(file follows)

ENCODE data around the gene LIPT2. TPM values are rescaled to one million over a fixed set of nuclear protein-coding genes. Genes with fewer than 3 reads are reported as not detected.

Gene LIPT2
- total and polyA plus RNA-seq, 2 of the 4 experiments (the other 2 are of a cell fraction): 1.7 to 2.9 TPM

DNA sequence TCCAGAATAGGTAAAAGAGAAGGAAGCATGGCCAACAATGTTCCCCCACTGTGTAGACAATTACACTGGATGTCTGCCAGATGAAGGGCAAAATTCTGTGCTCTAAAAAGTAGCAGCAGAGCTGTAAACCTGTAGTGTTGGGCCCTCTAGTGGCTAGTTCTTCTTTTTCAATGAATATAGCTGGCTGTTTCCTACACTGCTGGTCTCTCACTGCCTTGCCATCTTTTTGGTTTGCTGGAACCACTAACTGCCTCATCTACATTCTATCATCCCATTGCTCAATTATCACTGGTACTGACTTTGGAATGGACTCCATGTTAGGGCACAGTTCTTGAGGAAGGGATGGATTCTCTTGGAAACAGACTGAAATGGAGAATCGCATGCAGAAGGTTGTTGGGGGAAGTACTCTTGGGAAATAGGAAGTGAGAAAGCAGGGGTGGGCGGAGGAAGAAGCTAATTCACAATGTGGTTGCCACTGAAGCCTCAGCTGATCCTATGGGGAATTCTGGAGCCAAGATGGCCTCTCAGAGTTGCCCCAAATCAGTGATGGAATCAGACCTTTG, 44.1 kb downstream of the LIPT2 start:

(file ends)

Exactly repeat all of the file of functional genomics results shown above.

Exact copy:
ENCODE data around the gene LIPT2. TPM values are rescaled to one million over a fixed set of nuclear protein-coding genes. Genes with fewer than 3 reads are reported as not detected.

Gene LIPT2
- total and polyA plus RNA-seq, 2 of the 4 experiments (the other 2 are of a cell fraction): 1.7 to 2.9 TPM

DNA sequence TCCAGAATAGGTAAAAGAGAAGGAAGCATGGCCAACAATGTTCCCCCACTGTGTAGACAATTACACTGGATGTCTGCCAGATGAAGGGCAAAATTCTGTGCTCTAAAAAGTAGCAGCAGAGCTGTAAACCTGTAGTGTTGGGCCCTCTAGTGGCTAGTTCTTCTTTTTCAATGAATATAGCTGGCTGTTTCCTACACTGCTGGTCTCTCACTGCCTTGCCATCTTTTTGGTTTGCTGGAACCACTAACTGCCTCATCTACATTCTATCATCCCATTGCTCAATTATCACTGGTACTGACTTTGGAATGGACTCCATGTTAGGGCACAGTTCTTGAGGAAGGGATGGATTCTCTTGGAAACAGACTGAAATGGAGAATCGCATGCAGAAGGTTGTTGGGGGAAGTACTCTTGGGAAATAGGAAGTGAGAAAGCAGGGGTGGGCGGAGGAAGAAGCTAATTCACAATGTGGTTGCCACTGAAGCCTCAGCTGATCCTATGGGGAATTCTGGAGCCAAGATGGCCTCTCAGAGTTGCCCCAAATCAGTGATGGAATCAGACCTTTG, 44.1 kb downstream of the LIPT2 start: